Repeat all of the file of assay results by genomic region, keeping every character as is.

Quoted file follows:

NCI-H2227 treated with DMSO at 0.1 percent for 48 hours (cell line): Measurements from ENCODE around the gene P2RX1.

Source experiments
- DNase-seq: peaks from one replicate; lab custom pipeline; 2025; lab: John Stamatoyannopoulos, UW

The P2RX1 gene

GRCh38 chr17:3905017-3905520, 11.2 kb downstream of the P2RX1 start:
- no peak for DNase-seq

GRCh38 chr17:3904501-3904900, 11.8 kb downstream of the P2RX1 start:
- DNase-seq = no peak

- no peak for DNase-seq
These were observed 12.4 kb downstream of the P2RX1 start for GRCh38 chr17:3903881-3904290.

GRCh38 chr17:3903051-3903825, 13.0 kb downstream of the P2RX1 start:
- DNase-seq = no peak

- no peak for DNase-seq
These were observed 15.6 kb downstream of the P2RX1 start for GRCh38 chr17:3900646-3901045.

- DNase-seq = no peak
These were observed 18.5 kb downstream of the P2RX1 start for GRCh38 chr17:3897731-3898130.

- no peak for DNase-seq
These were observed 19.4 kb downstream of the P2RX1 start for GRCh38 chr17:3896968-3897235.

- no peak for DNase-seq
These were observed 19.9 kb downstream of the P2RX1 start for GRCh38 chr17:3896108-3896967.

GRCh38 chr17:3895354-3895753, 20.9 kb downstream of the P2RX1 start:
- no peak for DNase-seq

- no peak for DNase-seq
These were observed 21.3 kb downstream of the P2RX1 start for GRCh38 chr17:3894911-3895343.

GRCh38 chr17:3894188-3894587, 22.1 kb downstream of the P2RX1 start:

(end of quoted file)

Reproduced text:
NCI-H2227 treated with DMSO at 0.1 percent for 48 hours (cell line): Measurements from ENCODE around the gene P2RX1.

Source experiments
- DNase-seq: peaks from one replicate; lab custom pipeline; 2025; lab: John Stamatoyannopoulos, UW

The P2RX1 gene

GRCh38 chr17:3905017-3905520, 11.2 kb downstream of the P2RX1 start:
- no peak for DNase-seq

GRCh38 chr17:3904501-3904900, 11.8 kb downstream of the P2RX1 start:
- DNase-seq = no peak

- no peak for DNase-seq
These were observed 12.4 kb downstream of the P2RX1 start for GRCh38 chr17:3903881-3904290.

GRCh38 chr17:3903051-3903825, 13.0 kb downstream of the P2RX1 start:
- DNase-seq = no peak

- no peak for DNase-seq
These were observed 15.6 kb downstream of the P2RX1 start for GRCh38 chr17:3900646-3901045.

- DNase-seq = no peak
These were observed 18.5 kb downstream of the P2RX1 start for GRCh38 chr17:3897731-3898130.

- no peak for DNase-seq
These were observed 19.4 kb downstream of the P2RX1 start for GRCh38 chr17:3896968-3897235.

- no peak for DNase-seq
These were observed 19.9 kb downstream of the P2RX1 start for GRCh38 chr17:3896108-3896967.

GRCh38 chr17:3895354-3895753, 20.9 kb downstream of the P2RX1 start:
- no peak for DNase-seq

- no peak for DNase-seq
These were observed 21.3 kb downstream of the P2RX1 start for GRCh38 chr17:3894911-3895343.

GRCh38 chr17:3894188-3894587, 22.1 kb downstream of the P2RX1 start: